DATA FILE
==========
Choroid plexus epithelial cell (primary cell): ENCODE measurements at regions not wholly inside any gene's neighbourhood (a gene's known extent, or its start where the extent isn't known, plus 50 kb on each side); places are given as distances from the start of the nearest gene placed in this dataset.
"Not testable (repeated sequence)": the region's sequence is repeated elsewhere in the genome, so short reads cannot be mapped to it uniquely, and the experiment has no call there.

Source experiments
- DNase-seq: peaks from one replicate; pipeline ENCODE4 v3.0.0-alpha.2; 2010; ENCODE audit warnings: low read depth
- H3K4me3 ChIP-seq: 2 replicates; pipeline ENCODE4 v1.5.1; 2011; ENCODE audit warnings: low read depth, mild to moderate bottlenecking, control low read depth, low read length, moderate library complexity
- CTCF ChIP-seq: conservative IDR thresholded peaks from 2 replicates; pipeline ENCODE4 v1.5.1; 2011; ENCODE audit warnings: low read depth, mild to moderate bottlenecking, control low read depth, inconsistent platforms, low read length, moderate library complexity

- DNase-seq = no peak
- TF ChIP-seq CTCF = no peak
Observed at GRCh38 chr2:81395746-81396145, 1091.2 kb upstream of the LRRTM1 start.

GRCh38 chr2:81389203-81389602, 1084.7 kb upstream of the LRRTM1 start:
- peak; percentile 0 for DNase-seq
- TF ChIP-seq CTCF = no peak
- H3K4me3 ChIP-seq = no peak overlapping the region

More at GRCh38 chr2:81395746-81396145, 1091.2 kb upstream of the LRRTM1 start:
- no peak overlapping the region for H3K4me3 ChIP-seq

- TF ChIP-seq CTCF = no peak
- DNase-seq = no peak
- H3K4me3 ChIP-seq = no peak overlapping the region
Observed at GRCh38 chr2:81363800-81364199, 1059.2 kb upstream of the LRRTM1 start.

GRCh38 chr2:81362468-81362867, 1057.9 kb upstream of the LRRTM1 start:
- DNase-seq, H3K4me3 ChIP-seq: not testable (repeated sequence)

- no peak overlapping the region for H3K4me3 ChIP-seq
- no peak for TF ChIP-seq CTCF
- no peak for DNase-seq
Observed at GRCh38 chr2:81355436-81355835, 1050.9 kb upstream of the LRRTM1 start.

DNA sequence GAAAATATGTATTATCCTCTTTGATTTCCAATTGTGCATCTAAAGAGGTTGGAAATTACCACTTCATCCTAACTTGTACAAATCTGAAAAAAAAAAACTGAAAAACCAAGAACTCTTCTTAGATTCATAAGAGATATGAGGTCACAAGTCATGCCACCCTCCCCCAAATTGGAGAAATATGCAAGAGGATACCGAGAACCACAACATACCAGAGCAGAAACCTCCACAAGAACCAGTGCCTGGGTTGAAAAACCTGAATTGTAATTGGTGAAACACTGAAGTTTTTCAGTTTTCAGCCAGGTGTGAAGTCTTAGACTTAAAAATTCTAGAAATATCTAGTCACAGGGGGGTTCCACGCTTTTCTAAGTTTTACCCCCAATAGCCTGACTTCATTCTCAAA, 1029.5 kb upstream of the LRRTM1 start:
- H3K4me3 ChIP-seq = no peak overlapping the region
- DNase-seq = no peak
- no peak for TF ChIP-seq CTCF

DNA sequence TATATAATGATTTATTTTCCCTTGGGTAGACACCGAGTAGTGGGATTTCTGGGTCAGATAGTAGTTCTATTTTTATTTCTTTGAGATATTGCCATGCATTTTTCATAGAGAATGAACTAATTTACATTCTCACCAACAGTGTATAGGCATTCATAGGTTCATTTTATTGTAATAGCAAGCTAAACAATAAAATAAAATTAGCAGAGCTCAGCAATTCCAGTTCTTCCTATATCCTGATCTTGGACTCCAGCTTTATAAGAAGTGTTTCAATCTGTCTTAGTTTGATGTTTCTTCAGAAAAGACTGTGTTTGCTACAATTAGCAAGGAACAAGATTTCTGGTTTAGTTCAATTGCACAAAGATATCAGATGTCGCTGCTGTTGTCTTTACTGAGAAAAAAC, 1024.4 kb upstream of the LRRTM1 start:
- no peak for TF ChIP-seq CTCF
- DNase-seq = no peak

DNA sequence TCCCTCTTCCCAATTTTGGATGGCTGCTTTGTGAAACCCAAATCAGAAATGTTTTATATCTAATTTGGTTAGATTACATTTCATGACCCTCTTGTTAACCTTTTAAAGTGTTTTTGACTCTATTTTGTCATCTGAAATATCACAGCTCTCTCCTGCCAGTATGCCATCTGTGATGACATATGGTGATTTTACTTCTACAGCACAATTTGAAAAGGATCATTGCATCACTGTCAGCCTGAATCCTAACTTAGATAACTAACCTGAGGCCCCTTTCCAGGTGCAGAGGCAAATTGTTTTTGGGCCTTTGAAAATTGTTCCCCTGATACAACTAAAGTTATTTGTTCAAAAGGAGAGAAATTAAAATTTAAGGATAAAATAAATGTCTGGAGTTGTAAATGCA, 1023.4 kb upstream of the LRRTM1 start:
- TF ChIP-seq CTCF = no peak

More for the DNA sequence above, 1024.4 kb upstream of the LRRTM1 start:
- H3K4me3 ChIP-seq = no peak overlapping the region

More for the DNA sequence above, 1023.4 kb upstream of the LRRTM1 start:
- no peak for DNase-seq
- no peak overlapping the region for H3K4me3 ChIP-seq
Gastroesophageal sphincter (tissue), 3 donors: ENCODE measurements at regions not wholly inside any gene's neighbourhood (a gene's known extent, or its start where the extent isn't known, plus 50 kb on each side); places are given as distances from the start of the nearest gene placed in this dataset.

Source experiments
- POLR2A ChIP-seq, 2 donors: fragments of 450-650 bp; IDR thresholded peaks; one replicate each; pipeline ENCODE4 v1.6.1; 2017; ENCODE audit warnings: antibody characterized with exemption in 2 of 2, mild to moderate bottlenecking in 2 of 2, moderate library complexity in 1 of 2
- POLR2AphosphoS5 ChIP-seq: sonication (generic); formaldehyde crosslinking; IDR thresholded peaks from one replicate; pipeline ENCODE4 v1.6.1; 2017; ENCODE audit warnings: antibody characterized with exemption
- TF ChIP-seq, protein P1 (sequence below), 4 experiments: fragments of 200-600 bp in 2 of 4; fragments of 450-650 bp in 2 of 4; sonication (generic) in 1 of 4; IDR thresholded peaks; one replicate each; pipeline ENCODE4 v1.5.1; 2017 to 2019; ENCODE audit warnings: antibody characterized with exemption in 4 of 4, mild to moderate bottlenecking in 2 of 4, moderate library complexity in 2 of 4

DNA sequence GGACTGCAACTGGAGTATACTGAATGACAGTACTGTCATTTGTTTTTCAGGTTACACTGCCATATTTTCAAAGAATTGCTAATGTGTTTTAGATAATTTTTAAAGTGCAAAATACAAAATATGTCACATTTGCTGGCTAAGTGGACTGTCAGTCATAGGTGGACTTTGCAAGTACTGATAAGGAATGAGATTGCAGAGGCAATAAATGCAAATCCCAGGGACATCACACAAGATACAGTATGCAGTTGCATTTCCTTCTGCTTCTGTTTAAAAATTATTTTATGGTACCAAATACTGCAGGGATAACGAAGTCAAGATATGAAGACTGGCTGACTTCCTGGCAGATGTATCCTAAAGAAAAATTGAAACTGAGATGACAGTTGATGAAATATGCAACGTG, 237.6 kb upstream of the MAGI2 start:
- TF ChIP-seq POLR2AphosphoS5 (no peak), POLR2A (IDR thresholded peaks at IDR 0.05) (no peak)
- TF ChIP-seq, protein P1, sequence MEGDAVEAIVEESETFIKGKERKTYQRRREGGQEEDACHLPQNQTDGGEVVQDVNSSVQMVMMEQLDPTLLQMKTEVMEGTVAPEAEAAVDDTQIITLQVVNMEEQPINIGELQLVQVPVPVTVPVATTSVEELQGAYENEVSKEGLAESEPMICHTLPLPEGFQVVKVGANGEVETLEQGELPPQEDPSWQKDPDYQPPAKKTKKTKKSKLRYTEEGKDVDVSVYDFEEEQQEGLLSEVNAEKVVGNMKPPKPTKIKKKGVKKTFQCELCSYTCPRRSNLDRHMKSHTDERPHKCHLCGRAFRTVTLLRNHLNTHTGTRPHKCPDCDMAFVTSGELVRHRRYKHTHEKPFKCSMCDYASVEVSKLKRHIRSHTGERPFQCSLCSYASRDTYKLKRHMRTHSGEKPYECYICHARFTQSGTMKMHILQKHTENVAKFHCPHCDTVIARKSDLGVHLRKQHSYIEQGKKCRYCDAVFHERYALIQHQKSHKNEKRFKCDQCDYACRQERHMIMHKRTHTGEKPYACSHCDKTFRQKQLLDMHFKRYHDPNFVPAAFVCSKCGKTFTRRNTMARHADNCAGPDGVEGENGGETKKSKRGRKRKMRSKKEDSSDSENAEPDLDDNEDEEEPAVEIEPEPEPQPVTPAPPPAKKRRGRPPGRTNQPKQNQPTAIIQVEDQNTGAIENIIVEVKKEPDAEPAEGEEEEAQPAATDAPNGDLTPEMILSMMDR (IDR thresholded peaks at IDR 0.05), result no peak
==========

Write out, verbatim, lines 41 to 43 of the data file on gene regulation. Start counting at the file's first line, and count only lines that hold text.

Source experiments
- POLR2A ChIP-seq, 2 donors: fragments of 450-650 bp; IDR thresholded peaks; one replicate each; pipeline ENCODE4 v1.6.1; 2017; ENCODE audit warnings: antibody characterized with exemption in 2 of 2, mild to moderate bottlenecking in 2 of 2, moderate library complexity in 1 of 2
- POLR2AphosphoS5 ChIP-seq: sonication (generic); formaldehyde crosslinking; IDR thresholded peaks from one replicate; pipeline ENCODE4 v1.6.1; 2017; ENCODE audit warnings: antibody characterized with exemption